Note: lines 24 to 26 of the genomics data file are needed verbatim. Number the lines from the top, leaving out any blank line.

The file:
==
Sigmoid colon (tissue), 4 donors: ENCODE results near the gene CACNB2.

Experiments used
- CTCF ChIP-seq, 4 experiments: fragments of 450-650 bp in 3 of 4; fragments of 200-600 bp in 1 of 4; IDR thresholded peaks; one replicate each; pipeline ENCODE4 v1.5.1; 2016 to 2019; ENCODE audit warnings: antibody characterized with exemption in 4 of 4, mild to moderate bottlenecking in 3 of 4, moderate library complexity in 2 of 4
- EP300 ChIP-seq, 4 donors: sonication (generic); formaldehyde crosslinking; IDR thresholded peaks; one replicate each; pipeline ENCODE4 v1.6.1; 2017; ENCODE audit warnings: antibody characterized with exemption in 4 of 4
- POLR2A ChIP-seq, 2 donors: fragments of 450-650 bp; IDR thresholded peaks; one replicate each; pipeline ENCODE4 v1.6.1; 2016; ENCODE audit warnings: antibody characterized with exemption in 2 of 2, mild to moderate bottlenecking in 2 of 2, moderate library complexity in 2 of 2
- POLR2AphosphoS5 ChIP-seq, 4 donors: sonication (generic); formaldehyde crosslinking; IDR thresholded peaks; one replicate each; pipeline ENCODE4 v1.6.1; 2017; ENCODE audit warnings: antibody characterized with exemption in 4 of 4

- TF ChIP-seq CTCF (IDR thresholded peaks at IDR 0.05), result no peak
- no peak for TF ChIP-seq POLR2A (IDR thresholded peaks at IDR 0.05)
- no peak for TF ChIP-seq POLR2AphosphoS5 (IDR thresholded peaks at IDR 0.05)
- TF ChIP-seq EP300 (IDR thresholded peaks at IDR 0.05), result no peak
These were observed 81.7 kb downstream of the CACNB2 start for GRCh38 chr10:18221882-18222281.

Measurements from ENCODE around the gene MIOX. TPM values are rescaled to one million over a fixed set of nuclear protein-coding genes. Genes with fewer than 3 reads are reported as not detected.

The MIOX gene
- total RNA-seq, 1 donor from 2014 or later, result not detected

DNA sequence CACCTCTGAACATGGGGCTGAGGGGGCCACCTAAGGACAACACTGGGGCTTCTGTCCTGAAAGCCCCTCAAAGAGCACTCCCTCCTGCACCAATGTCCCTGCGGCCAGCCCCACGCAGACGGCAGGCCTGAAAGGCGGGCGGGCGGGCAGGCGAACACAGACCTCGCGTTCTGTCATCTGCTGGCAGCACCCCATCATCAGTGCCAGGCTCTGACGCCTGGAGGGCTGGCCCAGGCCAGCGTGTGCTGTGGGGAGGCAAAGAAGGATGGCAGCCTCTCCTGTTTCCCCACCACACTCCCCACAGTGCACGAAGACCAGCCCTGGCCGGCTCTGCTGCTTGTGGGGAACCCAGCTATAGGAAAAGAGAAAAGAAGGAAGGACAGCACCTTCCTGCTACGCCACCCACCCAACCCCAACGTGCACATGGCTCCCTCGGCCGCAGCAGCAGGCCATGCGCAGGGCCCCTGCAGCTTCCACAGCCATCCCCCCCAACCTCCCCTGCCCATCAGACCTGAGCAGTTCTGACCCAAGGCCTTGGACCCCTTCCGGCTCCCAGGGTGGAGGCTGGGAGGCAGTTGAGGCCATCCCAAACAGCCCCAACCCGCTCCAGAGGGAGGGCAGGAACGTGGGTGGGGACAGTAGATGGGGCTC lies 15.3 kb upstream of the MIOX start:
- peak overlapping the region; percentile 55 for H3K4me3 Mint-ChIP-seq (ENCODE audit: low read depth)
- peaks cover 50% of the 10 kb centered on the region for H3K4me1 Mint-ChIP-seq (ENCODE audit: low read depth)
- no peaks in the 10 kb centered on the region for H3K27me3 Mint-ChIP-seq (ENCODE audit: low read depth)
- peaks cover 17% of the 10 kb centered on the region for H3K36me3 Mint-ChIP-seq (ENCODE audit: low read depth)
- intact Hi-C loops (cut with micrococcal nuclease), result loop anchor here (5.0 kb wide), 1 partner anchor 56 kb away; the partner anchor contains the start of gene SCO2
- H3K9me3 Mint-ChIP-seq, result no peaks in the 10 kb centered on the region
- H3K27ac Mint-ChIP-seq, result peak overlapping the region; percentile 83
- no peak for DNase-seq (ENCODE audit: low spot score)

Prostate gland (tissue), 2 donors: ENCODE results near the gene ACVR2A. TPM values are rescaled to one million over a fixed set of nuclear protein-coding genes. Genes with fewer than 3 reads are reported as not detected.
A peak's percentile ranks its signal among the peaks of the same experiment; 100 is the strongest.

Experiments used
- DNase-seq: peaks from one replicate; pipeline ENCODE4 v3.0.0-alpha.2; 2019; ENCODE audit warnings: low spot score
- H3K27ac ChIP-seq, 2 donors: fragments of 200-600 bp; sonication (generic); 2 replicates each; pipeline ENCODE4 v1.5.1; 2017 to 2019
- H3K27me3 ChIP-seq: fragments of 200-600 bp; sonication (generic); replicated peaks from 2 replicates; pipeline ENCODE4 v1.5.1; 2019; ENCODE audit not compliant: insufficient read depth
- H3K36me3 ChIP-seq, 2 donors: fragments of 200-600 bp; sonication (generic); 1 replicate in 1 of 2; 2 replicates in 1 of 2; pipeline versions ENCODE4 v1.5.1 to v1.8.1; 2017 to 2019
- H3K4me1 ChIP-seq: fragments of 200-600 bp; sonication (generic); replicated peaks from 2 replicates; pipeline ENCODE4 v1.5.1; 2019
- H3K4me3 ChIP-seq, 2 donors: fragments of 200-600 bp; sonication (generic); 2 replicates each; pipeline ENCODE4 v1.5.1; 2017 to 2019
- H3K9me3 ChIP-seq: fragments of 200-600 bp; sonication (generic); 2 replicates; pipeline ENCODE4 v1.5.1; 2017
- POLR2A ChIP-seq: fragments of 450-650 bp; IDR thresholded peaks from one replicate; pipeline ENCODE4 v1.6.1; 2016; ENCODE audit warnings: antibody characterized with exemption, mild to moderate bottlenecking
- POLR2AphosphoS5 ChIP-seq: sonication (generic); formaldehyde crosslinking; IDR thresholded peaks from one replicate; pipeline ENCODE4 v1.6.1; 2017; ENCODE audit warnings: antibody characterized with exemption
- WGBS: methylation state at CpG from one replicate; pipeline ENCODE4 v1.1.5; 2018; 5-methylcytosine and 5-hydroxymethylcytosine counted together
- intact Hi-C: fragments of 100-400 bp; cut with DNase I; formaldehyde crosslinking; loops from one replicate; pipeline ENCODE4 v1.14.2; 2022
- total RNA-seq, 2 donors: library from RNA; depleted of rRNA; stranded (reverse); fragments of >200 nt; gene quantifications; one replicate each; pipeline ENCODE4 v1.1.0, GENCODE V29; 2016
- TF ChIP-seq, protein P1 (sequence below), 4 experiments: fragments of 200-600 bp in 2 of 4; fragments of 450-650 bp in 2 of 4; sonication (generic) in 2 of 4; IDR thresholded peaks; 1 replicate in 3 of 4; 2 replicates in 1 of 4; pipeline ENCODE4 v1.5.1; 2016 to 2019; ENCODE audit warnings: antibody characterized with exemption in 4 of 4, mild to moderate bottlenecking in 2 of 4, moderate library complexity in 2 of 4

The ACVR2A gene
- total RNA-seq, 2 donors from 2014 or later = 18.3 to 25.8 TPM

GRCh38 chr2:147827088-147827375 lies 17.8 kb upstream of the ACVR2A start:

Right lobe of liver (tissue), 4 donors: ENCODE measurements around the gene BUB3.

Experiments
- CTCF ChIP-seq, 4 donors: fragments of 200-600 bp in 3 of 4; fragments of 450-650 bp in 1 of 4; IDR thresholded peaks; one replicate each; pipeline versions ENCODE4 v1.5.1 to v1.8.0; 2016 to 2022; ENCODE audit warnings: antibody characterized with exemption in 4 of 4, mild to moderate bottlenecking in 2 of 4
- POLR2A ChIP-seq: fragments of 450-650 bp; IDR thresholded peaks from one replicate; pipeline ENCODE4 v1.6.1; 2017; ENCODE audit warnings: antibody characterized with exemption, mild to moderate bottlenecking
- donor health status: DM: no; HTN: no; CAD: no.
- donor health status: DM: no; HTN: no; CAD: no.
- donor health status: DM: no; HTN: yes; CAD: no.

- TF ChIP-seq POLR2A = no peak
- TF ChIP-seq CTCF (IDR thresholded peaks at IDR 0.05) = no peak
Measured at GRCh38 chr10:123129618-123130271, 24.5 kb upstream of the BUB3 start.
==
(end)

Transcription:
Prostate gland (tissue), 2 donors: ENCODE results near the gene ACVR2A. TPM values are rescaled to one million over a fixed set of nuclear protein-coding genes. Genes with fewer than 3 reads are reported as not detected.
A peak's percentile ranks its signal among the peaks of the same experiment; 100 is the strongest.

Experiments used